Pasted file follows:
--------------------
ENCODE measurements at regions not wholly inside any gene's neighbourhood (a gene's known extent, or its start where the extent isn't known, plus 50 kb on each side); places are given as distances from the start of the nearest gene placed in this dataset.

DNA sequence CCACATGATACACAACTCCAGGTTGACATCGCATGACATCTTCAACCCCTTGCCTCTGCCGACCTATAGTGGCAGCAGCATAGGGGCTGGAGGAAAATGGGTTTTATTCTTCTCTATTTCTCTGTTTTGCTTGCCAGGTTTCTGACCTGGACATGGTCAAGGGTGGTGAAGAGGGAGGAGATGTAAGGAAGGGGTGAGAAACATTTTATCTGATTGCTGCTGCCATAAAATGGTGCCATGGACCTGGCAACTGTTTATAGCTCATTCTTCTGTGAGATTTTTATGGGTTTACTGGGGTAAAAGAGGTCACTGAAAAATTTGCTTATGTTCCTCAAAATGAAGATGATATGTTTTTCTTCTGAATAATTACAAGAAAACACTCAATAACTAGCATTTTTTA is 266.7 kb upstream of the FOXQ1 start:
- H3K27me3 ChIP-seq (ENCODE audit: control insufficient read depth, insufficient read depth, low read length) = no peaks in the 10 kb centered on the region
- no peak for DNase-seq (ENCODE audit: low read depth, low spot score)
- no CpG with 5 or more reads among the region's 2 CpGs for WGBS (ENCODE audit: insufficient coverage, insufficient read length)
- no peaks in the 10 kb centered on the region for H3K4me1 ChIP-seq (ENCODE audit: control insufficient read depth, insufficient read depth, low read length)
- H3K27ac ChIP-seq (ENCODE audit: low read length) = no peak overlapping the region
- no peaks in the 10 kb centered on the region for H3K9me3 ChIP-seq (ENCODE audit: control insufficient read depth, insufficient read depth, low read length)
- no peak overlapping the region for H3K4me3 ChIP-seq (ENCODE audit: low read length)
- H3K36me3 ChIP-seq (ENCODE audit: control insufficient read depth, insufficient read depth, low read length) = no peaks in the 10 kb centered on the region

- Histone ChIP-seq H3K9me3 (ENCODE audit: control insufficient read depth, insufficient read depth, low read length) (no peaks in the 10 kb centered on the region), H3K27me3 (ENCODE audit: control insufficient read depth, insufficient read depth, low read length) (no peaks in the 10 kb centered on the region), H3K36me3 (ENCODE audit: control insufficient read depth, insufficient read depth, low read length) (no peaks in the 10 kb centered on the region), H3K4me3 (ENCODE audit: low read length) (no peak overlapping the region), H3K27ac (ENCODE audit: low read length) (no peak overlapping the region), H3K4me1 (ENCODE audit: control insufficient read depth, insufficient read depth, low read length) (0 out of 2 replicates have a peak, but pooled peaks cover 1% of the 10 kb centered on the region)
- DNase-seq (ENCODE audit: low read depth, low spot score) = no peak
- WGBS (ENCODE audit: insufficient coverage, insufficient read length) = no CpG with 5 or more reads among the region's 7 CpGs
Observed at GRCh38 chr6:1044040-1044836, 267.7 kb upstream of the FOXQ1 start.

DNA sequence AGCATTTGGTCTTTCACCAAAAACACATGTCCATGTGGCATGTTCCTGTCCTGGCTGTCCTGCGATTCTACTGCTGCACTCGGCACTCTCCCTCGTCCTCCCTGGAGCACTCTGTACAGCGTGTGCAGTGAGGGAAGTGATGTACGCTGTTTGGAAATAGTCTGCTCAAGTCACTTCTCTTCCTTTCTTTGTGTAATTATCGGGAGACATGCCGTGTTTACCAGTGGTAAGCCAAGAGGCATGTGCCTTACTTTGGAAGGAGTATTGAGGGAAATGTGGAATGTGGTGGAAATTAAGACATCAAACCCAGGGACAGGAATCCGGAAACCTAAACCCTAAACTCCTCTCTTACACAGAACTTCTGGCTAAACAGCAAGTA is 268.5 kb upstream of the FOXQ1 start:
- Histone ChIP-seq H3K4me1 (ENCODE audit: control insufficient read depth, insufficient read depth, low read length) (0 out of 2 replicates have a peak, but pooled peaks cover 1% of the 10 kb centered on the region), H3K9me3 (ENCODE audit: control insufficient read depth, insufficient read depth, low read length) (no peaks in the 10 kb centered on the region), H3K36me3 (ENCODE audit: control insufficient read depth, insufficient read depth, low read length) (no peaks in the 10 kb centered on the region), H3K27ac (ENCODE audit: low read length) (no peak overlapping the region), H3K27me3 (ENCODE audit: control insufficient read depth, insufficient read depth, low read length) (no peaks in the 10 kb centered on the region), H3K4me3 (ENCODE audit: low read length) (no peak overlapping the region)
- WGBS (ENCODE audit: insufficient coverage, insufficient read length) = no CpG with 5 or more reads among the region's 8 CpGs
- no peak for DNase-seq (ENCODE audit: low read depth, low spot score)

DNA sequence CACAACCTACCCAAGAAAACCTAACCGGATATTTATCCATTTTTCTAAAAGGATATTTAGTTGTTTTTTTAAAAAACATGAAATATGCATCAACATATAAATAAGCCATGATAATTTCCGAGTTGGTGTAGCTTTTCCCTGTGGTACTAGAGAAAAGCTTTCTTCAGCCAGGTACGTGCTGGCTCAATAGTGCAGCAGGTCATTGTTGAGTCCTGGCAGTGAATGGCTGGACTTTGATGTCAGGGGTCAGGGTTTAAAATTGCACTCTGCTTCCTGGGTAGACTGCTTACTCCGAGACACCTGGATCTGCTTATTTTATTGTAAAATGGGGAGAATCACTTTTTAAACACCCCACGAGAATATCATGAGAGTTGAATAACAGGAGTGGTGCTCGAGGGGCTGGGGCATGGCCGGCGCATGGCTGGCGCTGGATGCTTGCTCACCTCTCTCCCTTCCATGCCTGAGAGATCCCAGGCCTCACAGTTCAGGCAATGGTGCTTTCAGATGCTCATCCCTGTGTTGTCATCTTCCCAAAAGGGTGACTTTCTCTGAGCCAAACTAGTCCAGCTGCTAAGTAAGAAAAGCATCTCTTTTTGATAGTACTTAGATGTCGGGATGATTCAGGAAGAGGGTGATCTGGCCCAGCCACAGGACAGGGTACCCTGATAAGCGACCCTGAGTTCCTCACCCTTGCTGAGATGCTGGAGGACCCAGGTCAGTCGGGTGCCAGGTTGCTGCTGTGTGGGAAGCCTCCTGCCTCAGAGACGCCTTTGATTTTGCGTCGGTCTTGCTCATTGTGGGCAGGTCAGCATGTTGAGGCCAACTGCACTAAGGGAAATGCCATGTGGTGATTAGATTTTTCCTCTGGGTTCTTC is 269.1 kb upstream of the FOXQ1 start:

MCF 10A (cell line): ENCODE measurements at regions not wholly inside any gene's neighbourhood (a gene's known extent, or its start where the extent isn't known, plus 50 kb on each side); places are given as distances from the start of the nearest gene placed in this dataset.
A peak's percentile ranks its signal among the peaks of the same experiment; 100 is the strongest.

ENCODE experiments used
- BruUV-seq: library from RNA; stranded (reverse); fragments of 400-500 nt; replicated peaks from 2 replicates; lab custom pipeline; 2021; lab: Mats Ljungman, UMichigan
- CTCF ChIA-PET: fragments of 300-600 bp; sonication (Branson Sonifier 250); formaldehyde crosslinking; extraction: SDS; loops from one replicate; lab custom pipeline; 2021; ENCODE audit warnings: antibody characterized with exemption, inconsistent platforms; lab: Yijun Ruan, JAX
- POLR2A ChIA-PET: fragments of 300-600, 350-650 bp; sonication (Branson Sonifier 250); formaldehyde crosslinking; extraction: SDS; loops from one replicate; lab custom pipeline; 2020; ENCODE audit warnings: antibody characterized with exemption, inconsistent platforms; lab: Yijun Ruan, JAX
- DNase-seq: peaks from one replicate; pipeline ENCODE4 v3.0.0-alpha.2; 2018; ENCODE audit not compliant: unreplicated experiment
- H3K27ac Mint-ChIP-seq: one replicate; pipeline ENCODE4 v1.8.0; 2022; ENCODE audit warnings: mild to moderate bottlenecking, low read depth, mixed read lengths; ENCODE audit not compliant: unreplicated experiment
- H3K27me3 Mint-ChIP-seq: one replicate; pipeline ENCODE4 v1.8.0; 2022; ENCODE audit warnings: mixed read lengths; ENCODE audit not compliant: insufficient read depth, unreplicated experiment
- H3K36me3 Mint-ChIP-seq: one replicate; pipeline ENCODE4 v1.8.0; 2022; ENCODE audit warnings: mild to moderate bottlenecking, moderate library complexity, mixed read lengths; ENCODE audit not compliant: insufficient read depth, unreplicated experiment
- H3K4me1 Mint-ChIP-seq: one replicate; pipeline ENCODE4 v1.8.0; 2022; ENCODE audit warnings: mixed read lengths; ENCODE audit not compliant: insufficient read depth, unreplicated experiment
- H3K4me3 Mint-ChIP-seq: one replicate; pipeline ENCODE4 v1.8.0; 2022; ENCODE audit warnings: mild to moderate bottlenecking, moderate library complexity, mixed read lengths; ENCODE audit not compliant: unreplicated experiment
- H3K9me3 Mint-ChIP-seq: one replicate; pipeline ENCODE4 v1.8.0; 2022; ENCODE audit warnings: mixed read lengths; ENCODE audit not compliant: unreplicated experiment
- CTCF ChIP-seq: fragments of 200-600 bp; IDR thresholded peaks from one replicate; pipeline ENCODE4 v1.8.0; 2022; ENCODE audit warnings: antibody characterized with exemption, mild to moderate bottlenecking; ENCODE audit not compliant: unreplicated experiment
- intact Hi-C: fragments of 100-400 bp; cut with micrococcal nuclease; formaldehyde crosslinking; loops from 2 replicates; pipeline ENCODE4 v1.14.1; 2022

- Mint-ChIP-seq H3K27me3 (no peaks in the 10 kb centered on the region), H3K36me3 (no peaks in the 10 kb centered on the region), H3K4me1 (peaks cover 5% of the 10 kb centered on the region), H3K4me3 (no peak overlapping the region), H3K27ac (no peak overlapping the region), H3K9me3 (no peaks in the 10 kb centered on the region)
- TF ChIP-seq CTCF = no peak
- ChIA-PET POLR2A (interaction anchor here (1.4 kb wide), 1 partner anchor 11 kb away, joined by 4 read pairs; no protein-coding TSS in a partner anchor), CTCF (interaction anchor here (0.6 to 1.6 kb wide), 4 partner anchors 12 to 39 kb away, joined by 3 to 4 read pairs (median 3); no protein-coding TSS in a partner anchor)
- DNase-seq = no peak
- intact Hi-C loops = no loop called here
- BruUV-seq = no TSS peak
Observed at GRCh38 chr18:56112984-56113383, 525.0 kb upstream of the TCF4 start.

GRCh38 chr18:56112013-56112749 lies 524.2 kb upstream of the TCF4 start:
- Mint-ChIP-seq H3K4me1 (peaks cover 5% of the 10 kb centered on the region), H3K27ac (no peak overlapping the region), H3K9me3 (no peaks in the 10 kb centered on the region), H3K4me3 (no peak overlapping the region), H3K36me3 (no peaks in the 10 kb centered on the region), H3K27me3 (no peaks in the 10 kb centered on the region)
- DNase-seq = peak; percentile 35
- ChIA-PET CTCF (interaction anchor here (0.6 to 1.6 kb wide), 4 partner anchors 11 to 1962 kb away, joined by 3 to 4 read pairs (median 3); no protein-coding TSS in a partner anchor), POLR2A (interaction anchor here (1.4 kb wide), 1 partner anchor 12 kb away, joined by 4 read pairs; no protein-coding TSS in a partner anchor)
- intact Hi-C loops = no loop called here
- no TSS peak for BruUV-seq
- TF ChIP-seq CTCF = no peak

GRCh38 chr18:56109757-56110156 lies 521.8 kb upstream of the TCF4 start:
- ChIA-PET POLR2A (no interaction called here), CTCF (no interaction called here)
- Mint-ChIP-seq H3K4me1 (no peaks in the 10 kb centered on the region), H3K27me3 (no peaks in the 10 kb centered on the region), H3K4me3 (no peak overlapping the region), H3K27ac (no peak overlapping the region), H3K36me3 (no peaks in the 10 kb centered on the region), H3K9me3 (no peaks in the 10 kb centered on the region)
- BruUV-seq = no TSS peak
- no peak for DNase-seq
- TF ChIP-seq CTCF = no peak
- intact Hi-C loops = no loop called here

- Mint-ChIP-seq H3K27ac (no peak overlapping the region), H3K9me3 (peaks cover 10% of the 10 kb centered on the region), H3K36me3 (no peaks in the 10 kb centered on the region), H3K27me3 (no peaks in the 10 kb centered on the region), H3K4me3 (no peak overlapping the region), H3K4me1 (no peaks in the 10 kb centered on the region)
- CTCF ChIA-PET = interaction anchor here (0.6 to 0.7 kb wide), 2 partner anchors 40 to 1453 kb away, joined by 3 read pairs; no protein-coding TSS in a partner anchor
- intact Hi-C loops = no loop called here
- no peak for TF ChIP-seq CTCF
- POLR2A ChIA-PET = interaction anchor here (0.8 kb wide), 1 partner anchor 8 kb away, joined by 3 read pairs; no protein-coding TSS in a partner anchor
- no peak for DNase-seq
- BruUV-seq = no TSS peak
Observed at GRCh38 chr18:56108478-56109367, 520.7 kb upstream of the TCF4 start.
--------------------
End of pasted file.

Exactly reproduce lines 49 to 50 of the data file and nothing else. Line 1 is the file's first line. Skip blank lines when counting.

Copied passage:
GRCh38 chr18:56109757-56110156 lies 521.8 kb upstream of the TCF4 start:
- ChIA-PET POLR2A (no interaction called here), CTCF (no interaction called here)